You sit down to watch the last few holes at the Masters on Sunday evening and, by the time you've risen from your armchair, you've formulated your plan. You're going to drag the clubs down from the attic again. You're going to shake the mouse droppings out of those old Footjoys you left in the shed. And because you're going to play the country's best courses this year, you're going to read that instruction manual your cousin gave you for Christmas, as well.
At which point, a word of caution. By all means polish those clubs and disinfect those Footjoys. And dream your dream of that roadtrip-of-a-lifetime golf holiday that starts with a bracing morning round at Dornoch and ends on a sun-dappled evening on the 18th green at St Andrews as you line up the putt that will give you your fifth birdie of the day. After all, the game is meant to be about fun. Which is why you should leave the instruction manual alone.
Or if you do succumb to temptation, then at least follow the advice of the late Peter Dobereiner, a peerless chronicler of the absurdities of the most maddening game ever invented.
"Golf instruction books can be immensely valuable to the novice," Dobereiner wrote. "Used properly, as I am wont to advise, a book is all you need to become a champion. What you do is balance it on top of your head and then swing a club as hard as you can. Once you have mastered the art of taking a full, vicious swing without dislodging the book, you can play golf."
Dobereiner went on to suggest that actually reading the thing could plant pernicious thoughts that could take 20 years to expunge. All things considered, he was probably being conservative with his estimate, for the history of golf, and especially its modern history, is populated by casualties of introspection who spent far longer looking for a cure. And still never found it.
Nobody has ever completely nailed down the reason for Sandy Lyle's sudden and dramatic decline from being the best player on the planet in the mid-to-late 1980s to being a sorry shadow of the competitor he once was. But I suspect it might have begun when his cousin sent him a book. For all I know, it might have been titled 'How to Play Golf like Sandy Lyle'.
Actually, it was probably Nick Faldo who sent him the book. The emergence of Faldo as a multiple major winner – he picked up the first of his six biggies at Muirfield in 1987 – probably did more harm to golf's natural talents than anything else. Famously, with the assistance of David Leadbetter, the game's first supercoach, Faldo had rebuilt the decent swing he had grooved as a teenager into an action that made him the dominant player of his time – and planted the idea in susceptible minds that anyone could do it.
Which may be why a succession of gifted players of that era fell off a cliff as competitors. Lyle went looking for a more mechanical swing and got lost in the woods. Seve Ballesteros disappeared, too, although it was to the desert that he headed with the so-called golf guru Mac O'Grady, a man who erred on the side of sheer wackiness in his methods, for the ceremonial burying of his swing. Ian Baker-Finch was another who was born pre-programmed to be a great player but became an exceedingly bad player in his attempt to gild his lily.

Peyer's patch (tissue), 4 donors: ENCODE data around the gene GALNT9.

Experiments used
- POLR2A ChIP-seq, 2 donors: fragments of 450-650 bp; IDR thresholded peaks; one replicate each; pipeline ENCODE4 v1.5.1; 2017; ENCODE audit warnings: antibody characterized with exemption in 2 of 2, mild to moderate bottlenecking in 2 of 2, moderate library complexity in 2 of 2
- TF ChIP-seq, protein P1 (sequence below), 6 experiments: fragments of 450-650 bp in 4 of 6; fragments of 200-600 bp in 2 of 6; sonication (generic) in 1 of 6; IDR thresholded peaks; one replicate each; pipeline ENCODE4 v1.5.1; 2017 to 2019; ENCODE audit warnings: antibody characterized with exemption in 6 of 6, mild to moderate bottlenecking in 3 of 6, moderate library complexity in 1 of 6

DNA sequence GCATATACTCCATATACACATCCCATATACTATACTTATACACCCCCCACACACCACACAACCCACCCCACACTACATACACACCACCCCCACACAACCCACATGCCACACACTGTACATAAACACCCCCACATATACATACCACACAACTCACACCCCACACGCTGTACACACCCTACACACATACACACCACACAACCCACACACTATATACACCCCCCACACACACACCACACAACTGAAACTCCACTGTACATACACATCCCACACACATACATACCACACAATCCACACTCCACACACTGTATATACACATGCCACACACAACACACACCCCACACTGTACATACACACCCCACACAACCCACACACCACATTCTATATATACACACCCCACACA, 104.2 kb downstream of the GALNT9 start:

So let's raise a glass to Bubba Watson, that gloriously goofy borderline redneck who won the Masters at the second extra hole on Sunday and then promptly shed so many tears that the 10th green was in danger of becoming a water hazard. Watson's triumph was a two-fingered salute to the swing doctors, an elegant repudiation of their drab mechanism. Watson has never had a golf lesson in his life. You suspect he has never owned an instruction manual, either.
Not one that showed him how to hit the escape shot that won him his green jacket at least. What would that one be called anyway? 'The Expert Guide To Hitting A Shot From Deep Pine Straw When You're So Deep In The Woods You Might As Well Be In The Next State And You Have to Bend The Ball Through Ninety Degrees Anyway'? There are plenty of coaches who would say that such a shot is impossible; and Watson hit it precisely because he's never listened to any of them.
Tiger Woods' reaction – via Twitter – was to wonder what Watson might serve up at next year's Champions' Dinner. After finishing in a tie for 40th place, his time might have been better spent considering the lessons of Watson's easygoing approach. Time was when Woods played a similarly bold kind of game, albeit one that had been more conventionally schooled.
Now, though, Woods is like one of those lost souls of the Faldo era. He has taken to hopping between coaches in the same promiscuous way he once . . . let's not go there.
But as Hank Haney, his last- but-one coach, has just produced a memoir of his time with Woods that must rank as the most unflattering kiss-and-tell in sport history, maybe he should learn to trust his instincts again. "If someone has something special," wrote Ed Smith, the former England cricketer, "it is often the best idea to leave him well alone." The best thing Haney could do is encourage some of his colleagues in the coaching world to heed that advice as far as Woods is concerned.